Fri March 8, 2013

Bill Clinton: Defense Of Marriage Act That I Signed Is Unconstitutional

Former President Bill Clinton (and then-Vice President Al Gore) in 1996, the year Clinton signed the Defense of Marriage Act.
Stephen Jaffe Reuters /Landov

Times were different in 1996 when he signed the Defense of Marriage Act into law, former President Bill Clinton writes in today's Washington Post.

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All Songs Considered
8:16 am
Fri March 8, 2013

Time To Shake: Clutch's Earth-Rocking One-Two Punch

Clutch.
Dirk Behlau Courtesy of the artist

Originally published on Fri March 8, 2013 2:34 pm

There's a statement of intent in the sequence of an album's opening one-two punch. There's Harvey Milk's The Pleaser, a title reversal of set 'em up ("Down") and knock 'em down ("Get It Up & Get It On").

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The Two-Way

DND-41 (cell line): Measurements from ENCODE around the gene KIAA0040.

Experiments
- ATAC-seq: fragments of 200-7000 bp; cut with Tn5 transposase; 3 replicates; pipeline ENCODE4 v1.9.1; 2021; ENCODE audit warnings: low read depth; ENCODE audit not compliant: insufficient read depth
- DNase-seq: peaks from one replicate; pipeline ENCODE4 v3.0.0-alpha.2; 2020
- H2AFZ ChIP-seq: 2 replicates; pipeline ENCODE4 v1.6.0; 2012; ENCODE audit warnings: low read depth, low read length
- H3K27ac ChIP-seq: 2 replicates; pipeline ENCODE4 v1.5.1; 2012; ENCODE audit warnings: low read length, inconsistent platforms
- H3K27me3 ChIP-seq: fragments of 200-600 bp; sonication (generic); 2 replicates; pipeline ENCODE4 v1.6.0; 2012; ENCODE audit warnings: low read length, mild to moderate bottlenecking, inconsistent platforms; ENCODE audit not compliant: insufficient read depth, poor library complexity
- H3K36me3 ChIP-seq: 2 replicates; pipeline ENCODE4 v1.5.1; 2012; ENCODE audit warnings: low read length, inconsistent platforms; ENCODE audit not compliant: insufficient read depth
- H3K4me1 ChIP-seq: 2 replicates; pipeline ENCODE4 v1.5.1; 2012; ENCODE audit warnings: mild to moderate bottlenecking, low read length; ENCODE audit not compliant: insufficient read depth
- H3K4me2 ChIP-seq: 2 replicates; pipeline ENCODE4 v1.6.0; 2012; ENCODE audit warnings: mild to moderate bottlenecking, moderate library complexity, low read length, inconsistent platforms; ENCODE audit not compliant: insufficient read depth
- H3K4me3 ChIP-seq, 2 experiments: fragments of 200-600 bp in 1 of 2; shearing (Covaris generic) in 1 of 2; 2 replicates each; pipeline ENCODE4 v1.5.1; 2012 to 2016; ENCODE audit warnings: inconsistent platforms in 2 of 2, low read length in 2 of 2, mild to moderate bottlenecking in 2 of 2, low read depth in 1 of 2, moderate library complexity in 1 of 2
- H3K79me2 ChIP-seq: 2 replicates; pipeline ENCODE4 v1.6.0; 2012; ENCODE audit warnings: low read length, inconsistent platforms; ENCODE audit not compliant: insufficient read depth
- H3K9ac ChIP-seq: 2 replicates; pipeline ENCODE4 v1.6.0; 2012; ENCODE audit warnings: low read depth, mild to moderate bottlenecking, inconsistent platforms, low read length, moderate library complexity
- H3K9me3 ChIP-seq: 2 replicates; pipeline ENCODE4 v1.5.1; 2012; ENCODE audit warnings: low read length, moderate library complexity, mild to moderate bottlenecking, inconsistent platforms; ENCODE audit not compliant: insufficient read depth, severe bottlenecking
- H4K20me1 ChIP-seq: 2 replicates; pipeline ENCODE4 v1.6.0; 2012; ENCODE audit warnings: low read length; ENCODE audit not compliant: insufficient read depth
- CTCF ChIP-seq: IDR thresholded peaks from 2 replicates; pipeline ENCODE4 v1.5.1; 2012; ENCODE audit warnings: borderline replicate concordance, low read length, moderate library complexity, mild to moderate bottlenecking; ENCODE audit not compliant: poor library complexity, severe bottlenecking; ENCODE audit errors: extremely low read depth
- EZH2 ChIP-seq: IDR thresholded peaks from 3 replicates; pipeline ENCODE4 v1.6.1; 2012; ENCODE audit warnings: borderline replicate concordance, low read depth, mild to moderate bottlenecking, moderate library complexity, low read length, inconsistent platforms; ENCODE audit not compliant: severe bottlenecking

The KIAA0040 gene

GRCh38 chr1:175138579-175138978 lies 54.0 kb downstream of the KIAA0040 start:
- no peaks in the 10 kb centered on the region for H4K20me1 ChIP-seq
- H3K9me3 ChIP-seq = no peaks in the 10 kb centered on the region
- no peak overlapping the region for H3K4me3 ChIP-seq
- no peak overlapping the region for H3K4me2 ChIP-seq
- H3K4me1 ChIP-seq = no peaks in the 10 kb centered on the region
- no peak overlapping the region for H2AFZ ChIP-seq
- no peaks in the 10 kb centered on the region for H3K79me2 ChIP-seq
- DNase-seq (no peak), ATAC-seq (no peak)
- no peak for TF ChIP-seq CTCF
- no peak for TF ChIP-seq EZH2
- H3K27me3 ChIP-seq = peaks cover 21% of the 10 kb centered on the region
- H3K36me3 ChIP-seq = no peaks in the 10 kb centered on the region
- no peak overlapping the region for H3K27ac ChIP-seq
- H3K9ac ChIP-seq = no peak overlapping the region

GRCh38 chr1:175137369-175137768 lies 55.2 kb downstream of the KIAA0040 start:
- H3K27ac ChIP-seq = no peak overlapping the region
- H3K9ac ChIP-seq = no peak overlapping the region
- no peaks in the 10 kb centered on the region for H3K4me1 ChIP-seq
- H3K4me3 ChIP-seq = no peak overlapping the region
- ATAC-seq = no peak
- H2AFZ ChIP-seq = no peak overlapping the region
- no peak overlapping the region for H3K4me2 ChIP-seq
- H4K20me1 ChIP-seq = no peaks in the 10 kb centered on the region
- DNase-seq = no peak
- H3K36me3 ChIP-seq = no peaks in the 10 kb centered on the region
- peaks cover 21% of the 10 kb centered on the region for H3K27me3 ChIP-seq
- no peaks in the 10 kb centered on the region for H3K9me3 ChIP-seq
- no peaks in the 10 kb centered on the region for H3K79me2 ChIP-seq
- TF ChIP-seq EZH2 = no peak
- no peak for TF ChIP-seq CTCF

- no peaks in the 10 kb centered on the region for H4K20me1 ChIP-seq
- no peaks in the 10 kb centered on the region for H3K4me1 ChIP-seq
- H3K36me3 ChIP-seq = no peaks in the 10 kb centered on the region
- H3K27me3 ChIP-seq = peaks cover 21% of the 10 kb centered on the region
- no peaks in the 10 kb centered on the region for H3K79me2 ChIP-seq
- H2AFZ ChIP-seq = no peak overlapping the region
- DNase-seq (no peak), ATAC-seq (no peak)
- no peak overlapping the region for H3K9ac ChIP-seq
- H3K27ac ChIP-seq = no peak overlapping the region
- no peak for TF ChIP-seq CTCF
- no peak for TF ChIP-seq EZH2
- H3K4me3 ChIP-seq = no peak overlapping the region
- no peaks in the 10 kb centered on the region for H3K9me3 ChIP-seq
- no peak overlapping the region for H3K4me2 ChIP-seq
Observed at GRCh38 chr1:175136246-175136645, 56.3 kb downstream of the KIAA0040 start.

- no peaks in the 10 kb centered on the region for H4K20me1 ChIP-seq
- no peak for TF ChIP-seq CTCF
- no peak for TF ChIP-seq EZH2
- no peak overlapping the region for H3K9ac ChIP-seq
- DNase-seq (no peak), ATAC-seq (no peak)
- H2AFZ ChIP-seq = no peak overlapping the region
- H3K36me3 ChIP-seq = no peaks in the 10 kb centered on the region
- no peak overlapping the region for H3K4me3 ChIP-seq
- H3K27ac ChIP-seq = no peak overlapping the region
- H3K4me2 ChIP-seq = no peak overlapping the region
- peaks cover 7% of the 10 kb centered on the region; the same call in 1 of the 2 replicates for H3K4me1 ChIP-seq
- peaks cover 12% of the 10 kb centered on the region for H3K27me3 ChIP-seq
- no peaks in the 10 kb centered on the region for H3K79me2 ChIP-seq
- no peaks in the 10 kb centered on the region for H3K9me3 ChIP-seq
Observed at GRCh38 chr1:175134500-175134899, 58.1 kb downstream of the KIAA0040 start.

8:06 am
Fri March 8, 2013

Coroner: Zoo Intern May Have Been Killed After Lion Lifted Cage Handle

An undated photo of Dianna Hanson provided by her brother, Paul Hanson.
Paul Hanson Associated Press

Originally published on Fri March 8, 2013 10:19 am

A woman killed by a 550-pound male lion at a conservancy near Fresno, Calif., earlier this week may have been caught by surprise after the animal escaped its cage, investigators say.

According to a preliminary autopsy, Dianna Hanson, a 24-year-old intern for Cat Haven, was killed Wednesday when the lion snapped her neck.

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NPR Story